September 9, 2019 2:29 pm

Hurricane Dorian raises concerns about coastal erosion in Magdalen Islands

Quebec Public Security Minister Geneviève Guilbault says work is being done to protect the area's shoreline against erosion.

Jacques Boissinot/The Canadian Press
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While the passage of hurricane Dorian did not lead to any human casualties in Quebec’s Magdalen Islands, it did chip away at the archipelago and has raised concerns about protecting the shoreline against erosion.

Quebec Public Security Minister Geneviève Guilbault praised the work of those preparing and restoring emergency services in the area on Monday. She also said the hardest-hit areas are being repaired and protected.

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READ MORE: Crews in Atlantic Canada work to restore power to hundreds of thousands as Dorian cleanup continues

Guilbault said the work of assessment and protection is ongoing between storms and that there is funding set aside to protect against erosion.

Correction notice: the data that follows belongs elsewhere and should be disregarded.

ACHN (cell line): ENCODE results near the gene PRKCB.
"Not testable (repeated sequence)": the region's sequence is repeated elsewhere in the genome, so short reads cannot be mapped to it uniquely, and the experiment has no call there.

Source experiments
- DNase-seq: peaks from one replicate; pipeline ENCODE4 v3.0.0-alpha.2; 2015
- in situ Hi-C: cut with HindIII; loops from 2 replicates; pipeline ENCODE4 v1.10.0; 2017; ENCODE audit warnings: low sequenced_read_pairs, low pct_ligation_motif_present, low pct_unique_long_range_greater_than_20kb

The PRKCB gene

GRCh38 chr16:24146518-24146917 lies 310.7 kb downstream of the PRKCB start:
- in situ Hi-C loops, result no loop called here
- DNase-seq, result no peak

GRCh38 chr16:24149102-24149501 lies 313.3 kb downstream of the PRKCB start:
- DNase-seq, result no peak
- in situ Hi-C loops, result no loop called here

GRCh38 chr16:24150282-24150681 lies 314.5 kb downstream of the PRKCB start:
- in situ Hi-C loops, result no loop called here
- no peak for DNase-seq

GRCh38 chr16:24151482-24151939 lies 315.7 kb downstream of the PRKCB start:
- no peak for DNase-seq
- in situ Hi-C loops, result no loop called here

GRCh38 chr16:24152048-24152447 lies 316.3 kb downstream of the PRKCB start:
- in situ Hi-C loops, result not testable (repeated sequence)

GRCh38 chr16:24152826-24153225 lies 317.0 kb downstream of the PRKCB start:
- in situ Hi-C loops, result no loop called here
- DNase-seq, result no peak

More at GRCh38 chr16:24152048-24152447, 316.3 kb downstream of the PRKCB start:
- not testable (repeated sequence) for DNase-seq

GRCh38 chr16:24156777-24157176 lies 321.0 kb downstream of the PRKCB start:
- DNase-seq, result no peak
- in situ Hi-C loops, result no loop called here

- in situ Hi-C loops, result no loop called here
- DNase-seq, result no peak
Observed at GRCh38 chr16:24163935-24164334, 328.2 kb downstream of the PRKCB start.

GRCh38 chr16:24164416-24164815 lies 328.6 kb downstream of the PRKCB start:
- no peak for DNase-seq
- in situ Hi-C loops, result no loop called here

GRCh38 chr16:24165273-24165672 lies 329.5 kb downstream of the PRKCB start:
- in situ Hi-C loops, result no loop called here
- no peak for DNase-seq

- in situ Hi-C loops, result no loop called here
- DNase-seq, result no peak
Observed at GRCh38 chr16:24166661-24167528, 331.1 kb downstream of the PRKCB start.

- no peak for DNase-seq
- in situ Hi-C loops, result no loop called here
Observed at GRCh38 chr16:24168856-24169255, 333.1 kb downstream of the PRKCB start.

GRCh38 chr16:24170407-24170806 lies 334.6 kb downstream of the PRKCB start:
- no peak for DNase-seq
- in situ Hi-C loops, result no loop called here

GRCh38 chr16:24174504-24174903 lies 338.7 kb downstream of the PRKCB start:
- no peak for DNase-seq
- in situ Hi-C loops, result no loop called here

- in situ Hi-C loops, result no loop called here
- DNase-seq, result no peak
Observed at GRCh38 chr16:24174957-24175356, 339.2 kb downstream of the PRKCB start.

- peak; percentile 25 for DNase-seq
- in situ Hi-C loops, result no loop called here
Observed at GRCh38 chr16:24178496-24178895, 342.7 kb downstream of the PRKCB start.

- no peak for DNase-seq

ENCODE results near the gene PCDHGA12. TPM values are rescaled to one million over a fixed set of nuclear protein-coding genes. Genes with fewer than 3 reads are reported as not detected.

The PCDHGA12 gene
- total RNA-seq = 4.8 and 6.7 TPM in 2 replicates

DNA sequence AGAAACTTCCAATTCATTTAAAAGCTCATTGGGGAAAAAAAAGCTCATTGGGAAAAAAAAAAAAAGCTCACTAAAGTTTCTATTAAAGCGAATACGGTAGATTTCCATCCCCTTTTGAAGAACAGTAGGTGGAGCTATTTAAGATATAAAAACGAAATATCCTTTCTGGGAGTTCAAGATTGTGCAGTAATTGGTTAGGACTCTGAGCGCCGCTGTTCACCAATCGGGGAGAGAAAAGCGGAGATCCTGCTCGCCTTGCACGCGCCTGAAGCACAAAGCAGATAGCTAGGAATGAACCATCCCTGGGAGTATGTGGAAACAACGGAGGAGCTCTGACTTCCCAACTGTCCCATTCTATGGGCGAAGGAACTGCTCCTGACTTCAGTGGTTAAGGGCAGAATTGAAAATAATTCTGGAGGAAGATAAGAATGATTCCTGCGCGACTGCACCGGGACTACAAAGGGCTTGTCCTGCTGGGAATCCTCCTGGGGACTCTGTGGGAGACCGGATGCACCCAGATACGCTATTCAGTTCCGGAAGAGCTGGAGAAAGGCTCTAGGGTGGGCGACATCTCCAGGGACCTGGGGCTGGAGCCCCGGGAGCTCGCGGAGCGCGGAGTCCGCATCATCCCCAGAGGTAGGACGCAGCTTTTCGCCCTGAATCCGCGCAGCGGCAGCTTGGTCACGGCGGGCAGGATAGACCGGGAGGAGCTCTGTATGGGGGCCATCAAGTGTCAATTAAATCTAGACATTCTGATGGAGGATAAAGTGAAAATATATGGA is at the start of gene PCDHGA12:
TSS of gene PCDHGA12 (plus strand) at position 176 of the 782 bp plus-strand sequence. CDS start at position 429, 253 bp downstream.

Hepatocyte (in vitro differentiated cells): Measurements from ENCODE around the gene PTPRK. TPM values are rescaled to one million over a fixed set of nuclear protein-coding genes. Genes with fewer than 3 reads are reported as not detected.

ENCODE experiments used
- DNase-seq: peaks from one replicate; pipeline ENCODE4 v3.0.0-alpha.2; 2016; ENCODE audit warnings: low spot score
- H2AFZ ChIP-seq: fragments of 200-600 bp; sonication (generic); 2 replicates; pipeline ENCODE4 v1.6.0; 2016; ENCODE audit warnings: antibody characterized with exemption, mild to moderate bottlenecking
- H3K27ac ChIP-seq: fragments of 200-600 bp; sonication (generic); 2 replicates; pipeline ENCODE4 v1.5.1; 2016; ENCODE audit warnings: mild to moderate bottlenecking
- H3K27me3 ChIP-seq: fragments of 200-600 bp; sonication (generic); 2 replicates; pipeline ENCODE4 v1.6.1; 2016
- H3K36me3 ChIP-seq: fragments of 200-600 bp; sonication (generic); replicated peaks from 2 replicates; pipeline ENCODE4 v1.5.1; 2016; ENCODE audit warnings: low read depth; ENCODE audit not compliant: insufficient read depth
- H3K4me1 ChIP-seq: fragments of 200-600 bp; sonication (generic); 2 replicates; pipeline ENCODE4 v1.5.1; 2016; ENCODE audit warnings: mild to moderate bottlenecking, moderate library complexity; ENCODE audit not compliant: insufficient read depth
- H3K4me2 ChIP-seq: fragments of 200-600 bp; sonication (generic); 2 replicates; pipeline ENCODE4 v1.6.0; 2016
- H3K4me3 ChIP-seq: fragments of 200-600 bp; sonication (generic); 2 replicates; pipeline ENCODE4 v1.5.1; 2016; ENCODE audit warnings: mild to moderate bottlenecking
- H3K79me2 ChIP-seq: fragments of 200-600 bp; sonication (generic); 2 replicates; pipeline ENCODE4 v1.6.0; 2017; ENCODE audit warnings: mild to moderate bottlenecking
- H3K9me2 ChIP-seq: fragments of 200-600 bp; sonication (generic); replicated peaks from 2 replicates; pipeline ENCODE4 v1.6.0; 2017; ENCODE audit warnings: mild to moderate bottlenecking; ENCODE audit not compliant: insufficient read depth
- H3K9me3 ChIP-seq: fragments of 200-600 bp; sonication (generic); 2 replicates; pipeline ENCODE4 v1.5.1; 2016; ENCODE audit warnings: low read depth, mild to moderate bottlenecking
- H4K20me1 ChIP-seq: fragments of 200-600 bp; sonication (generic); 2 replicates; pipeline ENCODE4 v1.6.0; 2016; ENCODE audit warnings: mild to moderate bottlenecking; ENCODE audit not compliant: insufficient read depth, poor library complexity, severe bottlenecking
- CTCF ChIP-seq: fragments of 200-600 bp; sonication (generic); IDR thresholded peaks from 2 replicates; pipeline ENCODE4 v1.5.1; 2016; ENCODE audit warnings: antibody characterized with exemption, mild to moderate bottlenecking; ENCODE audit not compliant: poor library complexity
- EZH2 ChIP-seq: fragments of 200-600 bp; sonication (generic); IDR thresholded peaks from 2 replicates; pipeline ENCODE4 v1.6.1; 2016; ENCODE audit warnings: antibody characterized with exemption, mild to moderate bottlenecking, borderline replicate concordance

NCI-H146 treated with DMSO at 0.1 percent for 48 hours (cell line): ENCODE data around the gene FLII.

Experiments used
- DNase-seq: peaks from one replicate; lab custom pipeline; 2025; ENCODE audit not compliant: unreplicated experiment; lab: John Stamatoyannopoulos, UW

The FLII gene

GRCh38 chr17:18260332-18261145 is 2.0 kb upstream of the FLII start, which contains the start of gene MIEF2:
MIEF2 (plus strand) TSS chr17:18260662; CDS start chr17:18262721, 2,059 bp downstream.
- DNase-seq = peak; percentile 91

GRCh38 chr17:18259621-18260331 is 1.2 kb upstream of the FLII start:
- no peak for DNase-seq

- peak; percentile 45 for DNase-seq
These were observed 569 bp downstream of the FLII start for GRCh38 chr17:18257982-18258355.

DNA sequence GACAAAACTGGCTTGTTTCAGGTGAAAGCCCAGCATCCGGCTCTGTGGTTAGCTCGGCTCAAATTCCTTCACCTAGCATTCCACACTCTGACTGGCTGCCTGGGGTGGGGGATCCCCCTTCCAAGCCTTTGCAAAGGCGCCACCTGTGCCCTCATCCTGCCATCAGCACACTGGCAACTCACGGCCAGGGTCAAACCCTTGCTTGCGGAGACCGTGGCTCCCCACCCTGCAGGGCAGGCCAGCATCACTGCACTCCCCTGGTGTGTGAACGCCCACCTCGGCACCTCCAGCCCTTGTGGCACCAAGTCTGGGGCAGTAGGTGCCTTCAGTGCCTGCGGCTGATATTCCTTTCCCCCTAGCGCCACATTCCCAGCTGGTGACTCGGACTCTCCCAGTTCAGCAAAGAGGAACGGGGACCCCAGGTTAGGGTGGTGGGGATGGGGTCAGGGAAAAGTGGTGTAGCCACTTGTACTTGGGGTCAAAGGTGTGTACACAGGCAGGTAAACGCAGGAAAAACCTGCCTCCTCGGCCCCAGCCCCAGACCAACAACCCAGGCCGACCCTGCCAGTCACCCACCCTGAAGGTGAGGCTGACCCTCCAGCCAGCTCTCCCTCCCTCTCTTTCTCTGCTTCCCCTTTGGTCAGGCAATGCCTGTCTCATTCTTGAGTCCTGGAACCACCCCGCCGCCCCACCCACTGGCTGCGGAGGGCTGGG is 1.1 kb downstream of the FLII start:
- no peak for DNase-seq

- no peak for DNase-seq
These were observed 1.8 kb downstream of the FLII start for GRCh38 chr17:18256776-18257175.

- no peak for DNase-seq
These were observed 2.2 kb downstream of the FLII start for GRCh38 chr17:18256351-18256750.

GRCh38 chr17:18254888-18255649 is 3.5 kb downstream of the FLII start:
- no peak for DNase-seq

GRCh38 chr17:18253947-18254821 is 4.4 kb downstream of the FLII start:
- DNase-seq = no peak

However, experts estimate the work could cost more than $50 million, which represents the total amount available for all of Quebec for this type of erosion protection work.

Guilbault made it clear on Monday that “devoting all the provincial money to one place” was not an option and that it was therefore necessary to “identify the areas most at risk” and the “most urgent” problems in the islands.

READ MORE: All public schools in Nova Scotia to be closed on Monday

The need for this work became both obvious and urgent as a result of the November 2018 windstorm that changed the landscape and cut off telecommunications to the islands.

The storm season has not yet begun along the Gulf of St. Lawrence and residents fear the worst as fall approaches.

WATCH BELOW: Rescue workers pull bodies from wreckage in hurricane Dorian-ravaged Bahamas

— With files from Global News’ Kalina Laframboise

© 2019 The Canadian Press

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